Insufficient evidence regarding the optimal screening strategy for this population means that a number of published screening recommendations exist differing in the definition of risk, type and frequency of tests recommended, and the age at which individuals should start screening. There has been a lack of evidence for a specific screening strategy in the moderate risk population. Although it is currently widely published that people at moderate-risk of CRC be referred for colonoscopy at five-yearly intervals starting at age 50 yrs (or ten years younger than the age of the earliest diagnosis of CRC in the family, whichever comes first), there is a lack of evidence for this specific age cut-off. A UK study shows that colonoscopy every 5 years from age 25 yrs decreases mortality in the moderate-risk group by 81%. However, the risk of cancer or high-risk polyps under the age of 45 yrs is low (less than 5%).r
Although flexible sigmoidoscopy or CT colonography may be considered if colonoscopy is contra-indicated, as yet there is insufficient evidence of reduction in CRC incidence or mortality to recommend either method for routine screening.r There is no specific data for moderately-increased risk groups.
Considerable evidence supports the effectiveness of aspirin as risk-reducing medication for CRC in high-risk Lynch syndrome patients (>50% reduction in CRC risk).r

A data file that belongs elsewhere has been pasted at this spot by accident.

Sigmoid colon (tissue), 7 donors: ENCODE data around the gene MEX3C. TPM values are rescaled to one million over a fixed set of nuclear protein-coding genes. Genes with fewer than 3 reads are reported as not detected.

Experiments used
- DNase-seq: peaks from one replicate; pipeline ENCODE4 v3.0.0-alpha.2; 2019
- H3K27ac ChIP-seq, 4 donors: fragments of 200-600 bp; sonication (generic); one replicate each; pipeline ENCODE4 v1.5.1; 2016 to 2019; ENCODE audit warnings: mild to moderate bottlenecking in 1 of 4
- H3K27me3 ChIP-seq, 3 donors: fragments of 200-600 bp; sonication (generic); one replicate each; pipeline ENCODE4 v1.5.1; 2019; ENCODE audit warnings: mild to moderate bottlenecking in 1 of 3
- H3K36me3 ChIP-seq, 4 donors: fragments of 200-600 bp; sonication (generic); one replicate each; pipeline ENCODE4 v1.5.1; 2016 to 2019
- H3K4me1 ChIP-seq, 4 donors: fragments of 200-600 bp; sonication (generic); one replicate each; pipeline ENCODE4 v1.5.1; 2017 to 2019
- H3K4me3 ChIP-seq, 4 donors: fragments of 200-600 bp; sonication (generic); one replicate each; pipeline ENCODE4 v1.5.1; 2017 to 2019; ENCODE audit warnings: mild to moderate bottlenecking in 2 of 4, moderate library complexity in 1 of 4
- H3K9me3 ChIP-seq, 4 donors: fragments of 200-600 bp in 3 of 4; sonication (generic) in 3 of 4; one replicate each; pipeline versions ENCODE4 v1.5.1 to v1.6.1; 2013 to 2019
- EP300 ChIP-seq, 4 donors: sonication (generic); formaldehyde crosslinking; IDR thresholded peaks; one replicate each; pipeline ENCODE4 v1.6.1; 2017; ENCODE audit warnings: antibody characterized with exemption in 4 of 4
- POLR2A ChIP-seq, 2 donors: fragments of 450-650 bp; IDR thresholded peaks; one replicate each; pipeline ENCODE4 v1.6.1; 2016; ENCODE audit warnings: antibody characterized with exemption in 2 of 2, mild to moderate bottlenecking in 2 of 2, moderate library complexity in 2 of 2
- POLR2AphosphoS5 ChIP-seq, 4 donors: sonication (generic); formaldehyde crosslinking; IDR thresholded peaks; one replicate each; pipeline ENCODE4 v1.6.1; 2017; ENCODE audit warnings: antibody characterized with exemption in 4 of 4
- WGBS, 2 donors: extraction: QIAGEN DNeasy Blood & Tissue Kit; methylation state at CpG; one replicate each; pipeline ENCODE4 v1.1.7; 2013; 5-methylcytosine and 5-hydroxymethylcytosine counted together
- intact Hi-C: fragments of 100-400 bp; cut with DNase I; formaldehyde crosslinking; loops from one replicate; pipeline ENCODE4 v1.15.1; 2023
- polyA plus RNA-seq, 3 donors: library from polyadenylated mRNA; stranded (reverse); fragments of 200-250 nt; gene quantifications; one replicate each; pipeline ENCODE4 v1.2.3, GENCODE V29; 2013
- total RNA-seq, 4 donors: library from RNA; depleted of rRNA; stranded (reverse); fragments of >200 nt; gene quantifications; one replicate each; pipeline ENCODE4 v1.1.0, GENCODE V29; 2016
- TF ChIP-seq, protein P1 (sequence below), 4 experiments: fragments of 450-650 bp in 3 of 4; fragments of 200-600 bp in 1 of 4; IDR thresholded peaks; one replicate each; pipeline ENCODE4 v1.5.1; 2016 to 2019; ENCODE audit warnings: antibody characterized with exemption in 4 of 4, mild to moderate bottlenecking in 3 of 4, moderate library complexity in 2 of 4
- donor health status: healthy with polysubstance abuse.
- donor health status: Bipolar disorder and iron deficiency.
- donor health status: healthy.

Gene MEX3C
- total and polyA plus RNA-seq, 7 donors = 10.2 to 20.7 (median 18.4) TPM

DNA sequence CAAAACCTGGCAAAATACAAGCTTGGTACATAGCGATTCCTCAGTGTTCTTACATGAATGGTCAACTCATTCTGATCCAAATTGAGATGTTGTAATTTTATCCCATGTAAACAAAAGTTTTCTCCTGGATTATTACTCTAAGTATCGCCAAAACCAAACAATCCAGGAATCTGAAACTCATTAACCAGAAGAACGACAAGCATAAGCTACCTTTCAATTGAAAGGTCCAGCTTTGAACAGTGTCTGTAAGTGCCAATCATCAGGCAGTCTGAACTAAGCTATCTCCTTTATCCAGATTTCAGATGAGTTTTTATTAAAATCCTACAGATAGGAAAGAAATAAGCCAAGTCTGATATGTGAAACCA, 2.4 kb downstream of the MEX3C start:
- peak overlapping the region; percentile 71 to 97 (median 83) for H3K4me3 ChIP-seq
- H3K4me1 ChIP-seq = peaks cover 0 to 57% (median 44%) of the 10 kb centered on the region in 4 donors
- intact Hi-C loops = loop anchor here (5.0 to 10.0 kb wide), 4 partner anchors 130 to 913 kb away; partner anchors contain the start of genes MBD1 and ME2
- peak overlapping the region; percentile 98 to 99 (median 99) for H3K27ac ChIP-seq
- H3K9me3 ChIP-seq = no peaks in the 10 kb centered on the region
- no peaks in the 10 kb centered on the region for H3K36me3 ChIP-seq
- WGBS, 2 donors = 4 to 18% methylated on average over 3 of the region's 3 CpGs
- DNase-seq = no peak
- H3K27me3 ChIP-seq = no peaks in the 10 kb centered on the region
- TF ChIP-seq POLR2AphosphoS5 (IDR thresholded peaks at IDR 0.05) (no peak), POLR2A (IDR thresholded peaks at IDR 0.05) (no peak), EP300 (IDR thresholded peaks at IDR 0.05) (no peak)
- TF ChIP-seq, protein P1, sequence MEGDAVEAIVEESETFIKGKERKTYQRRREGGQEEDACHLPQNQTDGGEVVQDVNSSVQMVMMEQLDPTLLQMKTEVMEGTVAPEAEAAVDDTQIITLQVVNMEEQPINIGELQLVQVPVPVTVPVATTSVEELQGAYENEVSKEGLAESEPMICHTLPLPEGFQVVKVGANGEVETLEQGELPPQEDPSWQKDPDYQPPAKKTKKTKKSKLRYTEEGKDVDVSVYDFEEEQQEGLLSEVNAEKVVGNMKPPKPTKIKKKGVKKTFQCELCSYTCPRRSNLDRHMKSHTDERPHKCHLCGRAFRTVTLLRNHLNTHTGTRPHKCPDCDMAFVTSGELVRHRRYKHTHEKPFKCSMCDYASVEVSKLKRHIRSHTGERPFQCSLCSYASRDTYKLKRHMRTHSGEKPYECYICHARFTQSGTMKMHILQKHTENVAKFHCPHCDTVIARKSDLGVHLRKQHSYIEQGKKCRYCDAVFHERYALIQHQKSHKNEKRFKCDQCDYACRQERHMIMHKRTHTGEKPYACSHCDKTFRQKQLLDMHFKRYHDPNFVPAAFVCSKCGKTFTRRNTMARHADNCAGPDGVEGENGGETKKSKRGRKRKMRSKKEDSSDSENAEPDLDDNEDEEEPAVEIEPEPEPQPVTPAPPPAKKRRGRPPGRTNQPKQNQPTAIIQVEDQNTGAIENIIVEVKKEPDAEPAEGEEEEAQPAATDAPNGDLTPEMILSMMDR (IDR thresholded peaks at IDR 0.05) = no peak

Long term (>10 years) and regular use of aspirin has been associated with a 19% reduction in cancer of the colorectum in a population-wide study.r This association was not modified by gender, age or family history of cancer and other disease and lifestyle factors. However, there is insufficient cost-benefit data to recommend aspirin as risk-reducing medication for CRC in the general population.
There is no specific evidence for the moderate risk group.
Modifiable lifestyle risk factors for bowel cancer
For a summary of the evidence for modifiable lifestyle risk factors for CRC, see NHMRC “Clinical Practice Guidelines for the Prevention, Early Detection and Management of Colorectal Cancer”^, supported by Australian data from the Melbourne Colorectal Cancer Study.r These recommendations apply to the general population; there is no specific evidence for the moderate-risk group.
^NHMRC “Clinical Practice Guidelines for the Prevention, Early Detection and Management of Colorectal Cancer” (2005) Reference number: CP106 (Guidelines and Summary: Section 1, page xv and Chapter 2: Primary Prevention, page 8-31).